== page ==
RIVERTON, Wyo. (AP) - A recent federal court decision on Bureau of Land Management wild horse roundups could mean fewer horses available for adoption through the Wyoming Honor Farm in Riverton, an official said.
“In the short-term, we’re OK. But in the not-too-distant future, it could have some effect,” Scott Fluer, the BLM’s wild horse specialist in Lander, told The Ranger (https://bit.ly/2eiEYZu).
For years, the BLM has gathered horses on Wyoming’s checkerboard - a long stretch of land in southern part of the state that contains alternating plots of private and federal land established in conjunction with a historic train route.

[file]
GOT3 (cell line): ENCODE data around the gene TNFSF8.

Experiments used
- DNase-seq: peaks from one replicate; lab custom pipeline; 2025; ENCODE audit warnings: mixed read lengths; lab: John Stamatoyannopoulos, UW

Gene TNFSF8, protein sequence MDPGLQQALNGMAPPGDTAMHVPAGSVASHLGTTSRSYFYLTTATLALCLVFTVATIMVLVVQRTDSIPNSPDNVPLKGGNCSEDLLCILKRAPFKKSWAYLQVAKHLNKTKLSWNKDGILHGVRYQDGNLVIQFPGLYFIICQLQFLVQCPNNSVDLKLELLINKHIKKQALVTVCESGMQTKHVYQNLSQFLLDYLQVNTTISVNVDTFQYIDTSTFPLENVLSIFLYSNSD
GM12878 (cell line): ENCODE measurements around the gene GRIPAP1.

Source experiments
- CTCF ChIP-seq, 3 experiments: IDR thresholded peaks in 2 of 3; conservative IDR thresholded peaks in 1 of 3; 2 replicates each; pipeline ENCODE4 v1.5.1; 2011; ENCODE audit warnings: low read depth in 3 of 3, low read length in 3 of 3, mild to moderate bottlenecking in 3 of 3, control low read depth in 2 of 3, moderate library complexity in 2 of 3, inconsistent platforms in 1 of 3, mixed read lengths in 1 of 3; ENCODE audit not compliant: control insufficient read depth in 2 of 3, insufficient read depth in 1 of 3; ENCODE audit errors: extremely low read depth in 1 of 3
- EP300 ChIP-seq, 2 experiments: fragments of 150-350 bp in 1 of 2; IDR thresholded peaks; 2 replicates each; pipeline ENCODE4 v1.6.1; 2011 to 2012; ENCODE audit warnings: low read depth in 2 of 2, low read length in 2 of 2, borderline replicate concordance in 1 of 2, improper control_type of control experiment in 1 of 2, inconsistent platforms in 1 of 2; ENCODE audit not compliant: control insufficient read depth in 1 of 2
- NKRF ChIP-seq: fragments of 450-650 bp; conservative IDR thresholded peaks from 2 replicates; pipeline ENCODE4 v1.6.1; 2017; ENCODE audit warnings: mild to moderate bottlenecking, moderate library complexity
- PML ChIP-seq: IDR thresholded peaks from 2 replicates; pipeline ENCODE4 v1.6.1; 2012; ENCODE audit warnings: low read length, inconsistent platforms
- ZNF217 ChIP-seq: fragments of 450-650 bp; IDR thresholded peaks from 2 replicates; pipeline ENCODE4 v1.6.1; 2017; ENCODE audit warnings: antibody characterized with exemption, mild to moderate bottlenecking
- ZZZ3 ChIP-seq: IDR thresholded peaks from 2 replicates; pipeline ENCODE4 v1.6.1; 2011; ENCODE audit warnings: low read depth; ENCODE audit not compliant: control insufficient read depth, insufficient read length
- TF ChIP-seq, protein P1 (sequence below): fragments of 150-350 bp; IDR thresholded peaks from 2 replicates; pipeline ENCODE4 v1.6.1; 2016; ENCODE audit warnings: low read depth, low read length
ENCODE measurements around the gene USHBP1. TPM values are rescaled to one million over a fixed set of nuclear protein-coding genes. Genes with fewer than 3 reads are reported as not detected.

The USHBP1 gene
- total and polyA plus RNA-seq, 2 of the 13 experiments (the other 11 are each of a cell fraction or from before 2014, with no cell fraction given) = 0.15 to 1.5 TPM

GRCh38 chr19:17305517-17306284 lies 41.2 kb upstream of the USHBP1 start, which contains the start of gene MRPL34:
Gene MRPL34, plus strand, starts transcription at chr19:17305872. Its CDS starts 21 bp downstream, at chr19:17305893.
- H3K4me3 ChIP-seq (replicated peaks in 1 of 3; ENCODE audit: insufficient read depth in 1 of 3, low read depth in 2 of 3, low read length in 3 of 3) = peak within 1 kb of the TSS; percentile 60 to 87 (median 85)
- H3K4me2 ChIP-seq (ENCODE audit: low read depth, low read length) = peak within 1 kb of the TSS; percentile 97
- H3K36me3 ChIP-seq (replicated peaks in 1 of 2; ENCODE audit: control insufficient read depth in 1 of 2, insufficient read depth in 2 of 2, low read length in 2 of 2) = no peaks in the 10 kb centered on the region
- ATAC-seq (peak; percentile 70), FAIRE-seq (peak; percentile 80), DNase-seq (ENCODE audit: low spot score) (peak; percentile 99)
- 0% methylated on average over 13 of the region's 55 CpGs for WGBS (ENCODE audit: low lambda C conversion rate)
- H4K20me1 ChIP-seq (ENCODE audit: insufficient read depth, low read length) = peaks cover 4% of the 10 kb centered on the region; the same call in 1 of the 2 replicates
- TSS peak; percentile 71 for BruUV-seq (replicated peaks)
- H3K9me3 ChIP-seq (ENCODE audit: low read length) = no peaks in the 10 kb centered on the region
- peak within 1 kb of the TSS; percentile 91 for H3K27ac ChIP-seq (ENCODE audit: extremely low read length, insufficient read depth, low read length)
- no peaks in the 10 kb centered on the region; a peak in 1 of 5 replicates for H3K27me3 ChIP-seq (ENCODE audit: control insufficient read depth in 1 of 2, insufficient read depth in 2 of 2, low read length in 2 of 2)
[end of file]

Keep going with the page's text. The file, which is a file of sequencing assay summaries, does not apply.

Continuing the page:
But the 10th Circuit Court of Appeals recently ruled that BLM violated the 1971 law establishing federal protections of wild horses by treating the public sections of the checkerboard as private land during the roundups. Federal law only provides for the removal of horses from private land.
Supporters of the current system argued that it’s impossible to gather horses from just private land because most of the area involved has no fences to keep horses from going between private and public sections.
The BLM had removed 1,263 horses from that land in 2014 and had planned a removal of another 500 later this year.
Nationally, Fluer said, the BLM typically adopts out 2,600 horses a year annually. The 60 to 65 horses trained and adopted through the Wyoming Honor Farm are just a small percentage of that number, but includes about 25 to 30 percent of the totally number adopted in Wyoming.
The BLM has a reserve stock of horses available on hand from previous roundups that will end up in the Honor Farm adoption program.
Information from: The (Riverton, Wyo.) Ranger, https://www.dailyranger.com
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